Artificial Intelligence: A Tectonic Shift in Africa

Victoria Akindele
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For many countries, the prospects of artificial intelligence (AI) are thrilling. They conjure up the kinds of innovations we see in science fiction.

In Africa, however, the dawn of AI carries with it a fear of falling further behind more-developed economies, rather than the eager anticipation of new technology as the World Economic Forum predicts a net loss of five million jobs to AI worldwide by 2020.

But Africa need not dread the age of robotics and automation. Across the continent, from Ghana to Zimbabwe, this technology has the potential to bring myriad positive changes in sectors such as health care and finance, bridging the gap between physical infrastructure inadequacies and consumer demands, while freeing up more time for skilled labour and increased labour productivity. For Africans to reap these benefits, African governments, investors, and NGOs must prepare for the fourth industrial revolution’s transformation of the modern workplace by training workers for complex tasks, and reforming laws and education to meet the demands of tomorrow.

Yes, there are still obstacles to do with governance and leadership, Infrastructure upgrading, high tech investments, retraining and upskilling of employees. Albeit, as we speak right now 4 to 6 countries with rapid growing economies are in Africa. The level of zeal, innovation and investment driven projects is all time high. The major focus for a lot AI technologies in Africa besides manufacturing and banking is agriculture. Lack of infrastructure and energy are some of the major problems in Africa, besides corruption and lack (transformational) leadership in so many countries. Many countries especially Sub-Saharan have now adopted and adapted the new economic paradigm shift using technology to leap frog these obstacles.

However, labour-intensive industries such as retail and car manufacturing are already automating in the name of efficiency, and the majority of young job seekers simply do not have the skills necessary to compete. Ethiopia, long-touted as Africa’s next manufacturing hub, is vulnerable to automation in important employment sectors such as agriculture and textiles. In Botswana, robot workers have diminished the bargaining power of the labour union representing cashiers and shop assistants.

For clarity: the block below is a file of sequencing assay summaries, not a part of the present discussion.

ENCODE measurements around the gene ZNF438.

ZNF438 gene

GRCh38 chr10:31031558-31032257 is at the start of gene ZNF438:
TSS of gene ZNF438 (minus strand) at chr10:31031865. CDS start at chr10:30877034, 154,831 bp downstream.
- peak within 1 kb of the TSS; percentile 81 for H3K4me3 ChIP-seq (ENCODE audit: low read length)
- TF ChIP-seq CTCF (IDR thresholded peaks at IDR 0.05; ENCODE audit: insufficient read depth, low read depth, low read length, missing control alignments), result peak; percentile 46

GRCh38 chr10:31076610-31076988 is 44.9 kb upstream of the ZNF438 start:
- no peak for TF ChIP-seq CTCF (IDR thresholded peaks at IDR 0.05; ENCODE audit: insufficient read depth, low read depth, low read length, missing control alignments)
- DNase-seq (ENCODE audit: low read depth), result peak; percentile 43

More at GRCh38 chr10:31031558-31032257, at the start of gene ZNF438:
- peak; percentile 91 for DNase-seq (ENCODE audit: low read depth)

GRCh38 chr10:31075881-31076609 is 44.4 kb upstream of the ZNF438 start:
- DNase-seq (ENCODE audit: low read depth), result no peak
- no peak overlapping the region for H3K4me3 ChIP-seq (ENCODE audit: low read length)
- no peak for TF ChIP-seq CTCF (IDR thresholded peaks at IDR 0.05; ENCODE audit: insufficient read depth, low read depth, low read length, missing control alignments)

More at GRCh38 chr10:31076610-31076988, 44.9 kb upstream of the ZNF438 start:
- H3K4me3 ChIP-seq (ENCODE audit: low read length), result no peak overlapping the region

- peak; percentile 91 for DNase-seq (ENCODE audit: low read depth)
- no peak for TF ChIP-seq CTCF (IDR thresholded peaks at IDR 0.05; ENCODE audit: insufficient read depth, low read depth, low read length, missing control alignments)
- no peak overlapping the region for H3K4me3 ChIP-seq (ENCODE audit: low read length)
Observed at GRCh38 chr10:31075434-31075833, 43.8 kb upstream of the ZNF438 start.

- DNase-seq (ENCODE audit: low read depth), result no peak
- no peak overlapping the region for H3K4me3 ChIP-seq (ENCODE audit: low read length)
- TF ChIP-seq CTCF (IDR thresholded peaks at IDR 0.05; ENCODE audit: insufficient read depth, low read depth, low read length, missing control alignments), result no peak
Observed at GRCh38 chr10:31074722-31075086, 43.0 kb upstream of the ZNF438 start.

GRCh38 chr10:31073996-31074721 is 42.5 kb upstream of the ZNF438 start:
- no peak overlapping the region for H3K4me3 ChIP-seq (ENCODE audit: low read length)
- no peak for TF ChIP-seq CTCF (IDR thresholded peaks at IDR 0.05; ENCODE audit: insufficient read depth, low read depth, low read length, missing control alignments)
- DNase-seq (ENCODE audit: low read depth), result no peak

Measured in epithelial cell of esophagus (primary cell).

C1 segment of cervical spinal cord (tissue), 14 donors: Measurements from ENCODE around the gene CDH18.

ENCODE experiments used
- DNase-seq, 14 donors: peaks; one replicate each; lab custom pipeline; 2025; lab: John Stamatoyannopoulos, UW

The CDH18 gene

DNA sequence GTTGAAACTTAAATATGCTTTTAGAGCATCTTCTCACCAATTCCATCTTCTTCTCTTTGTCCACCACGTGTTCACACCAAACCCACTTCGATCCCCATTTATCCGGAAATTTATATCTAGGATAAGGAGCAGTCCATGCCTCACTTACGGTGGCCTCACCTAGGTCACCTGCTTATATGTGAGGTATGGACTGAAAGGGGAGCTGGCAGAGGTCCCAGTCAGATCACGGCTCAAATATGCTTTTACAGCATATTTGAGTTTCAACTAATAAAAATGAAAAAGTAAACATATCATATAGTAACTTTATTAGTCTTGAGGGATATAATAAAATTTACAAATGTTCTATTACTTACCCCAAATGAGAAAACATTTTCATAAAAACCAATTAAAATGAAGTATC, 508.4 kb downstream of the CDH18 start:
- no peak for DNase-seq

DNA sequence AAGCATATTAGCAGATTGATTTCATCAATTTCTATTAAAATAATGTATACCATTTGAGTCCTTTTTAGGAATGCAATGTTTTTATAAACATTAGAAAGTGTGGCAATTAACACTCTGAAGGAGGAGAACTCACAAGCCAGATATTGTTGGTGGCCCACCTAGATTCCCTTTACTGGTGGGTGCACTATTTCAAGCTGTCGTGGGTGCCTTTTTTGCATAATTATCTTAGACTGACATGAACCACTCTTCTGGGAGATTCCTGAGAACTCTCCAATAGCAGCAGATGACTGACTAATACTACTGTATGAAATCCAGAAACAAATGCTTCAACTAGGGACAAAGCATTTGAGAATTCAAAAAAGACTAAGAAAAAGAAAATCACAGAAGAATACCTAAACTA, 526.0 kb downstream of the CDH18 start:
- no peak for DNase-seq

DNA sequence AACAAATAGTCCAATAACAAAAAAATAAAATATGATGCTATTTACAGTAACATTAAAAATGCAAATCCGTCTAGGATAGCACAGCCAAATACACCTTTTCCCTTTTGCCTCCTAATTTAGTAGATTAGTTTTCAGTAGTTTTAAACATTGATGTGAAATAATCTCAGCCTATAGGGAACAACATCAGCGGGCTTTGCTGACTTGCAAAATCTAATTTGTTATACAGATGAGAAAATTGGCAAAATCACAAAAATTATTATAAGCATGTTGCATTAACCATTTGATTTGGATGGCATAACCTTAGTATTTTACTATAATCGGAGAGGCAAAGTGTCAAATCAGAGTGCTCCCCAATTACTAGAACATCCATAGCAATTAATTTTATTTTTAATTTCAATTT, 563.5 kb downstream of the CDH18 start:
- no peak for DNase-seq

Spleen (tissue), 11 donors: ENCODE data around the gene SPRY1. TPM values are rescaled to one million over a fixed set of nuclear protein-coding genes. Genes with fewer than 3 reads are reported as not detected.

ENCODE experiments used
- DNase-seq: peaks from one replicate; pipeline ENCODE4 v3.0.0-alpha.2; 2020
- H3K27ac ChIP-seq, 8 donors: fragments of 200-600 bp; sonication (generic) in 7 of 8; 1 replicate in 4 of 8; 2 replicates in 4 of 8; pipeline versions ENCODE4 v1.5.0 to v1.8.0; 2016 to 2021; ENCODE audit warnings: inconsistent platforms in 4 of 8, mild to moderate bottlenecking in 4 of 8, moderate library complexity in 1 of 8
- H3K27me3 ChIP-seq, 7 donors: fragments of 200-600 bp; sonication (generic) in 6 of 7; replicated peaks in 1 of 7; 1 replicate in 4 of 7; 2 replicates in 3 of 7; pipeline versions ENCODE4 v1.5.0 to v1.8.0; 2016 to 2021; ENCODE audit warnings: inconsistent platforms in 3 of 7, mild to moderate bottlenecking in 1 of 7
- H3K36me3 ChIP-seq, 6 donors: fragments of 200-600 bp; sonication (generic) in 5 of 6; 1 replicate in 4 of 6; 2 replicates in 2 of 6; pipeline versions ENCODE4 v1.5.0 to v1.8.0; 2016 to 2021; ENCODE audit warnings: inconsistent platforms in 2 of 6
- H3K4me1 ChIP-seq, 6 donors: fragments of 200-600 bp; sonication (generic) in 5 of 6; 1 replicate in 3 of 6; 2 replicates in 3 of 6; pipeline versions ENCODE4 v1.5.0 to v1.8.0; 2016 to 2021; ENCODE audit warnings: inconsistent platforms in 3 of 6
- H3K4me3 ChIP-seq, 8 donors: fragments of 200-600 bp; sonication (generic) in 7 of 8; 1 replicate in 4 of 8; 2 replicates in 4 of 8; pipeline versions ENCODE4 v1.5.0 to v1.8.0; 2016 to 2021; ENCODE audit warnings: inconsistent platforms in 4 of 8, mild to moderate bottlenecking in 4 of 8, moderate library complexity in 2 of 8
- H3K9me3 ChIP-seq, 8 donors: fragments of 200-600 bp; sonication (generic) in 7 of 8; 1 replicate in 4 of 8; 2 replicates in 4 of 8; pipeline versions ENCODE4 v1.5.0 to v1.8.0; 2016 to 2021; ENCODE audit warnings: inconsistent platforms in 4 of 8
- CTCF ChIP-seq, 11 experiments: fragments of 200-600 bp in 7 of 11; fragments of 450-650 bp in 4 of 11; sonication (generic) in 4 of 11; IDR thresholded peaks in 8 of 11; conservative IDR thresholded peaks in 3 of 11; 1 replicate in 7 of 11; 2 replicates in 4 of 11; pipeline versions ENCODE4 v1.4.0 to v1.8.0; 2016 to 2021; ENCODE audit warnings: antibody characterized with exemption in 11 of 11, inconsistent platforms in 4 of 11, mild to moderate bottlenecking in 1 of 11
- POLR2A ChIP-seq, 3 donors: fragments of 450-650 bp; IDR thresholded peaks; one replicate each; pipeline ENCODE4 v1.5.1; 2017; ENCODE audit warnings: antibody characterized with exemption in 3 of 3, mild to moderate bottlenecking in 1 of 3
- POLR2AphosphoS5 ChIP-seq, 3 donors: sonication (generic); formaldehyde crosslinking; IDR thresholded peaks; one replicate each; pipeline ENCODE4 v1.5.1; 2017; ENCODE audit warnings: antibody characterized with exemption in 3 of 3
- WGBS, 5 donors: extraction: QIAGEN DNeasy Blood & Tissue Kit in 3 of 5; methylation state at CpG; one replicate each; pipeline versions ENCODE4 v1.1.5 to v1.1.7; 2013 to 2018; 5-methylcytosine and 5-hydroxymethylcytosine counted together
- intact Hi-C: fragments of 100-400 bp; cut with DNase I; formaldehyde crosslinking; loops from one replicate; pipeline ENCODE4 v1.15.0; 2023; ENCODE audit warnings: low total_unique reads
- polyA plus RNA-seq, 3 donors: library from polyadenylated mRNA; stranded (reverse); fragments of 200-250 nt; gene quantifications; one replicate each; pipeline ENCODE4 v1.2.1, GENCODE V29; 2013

While these machines may increase worker productivity, they also put downward pressure on factory wages, as the population of low-skilled workers increases in rapidly growing emerging markets. Yet the rapid spread of AI is unavoidable: Accenture Nigeria predicts that within five years, more than half of consumers will select products and services “based on a company’s AI” capabilities, rather than its brand.

But despite the pervasive narrative that AI spells doom for Africa’s development, thoughtful planning can leverage it as a tool to help grow the country’s economies. Economic development depends on increasing worker productivity. For too long, African markets have been stagnant in that capacity, but AI is well poised to change that. In countries like Nigeria and Kenya, where capital is scarce but ideas are abundant, process automation can enable businesses to run on leaner models.


Moreover, rather than displacing employees, machines can empower low-skilled workers and equip them to take on more-complex responsibilities. This, in turn, can help meet an urgent need for countries lacking widespread access to education and skills training.

AI, web-based training programs, could teach more complex skills to a low-skilled worker, and “respond” by adjusting its settings as the worker expresses understanding and knowledge. AI brings together AI and human agents to offer localised client care and professionalism for telecom and utilities providers.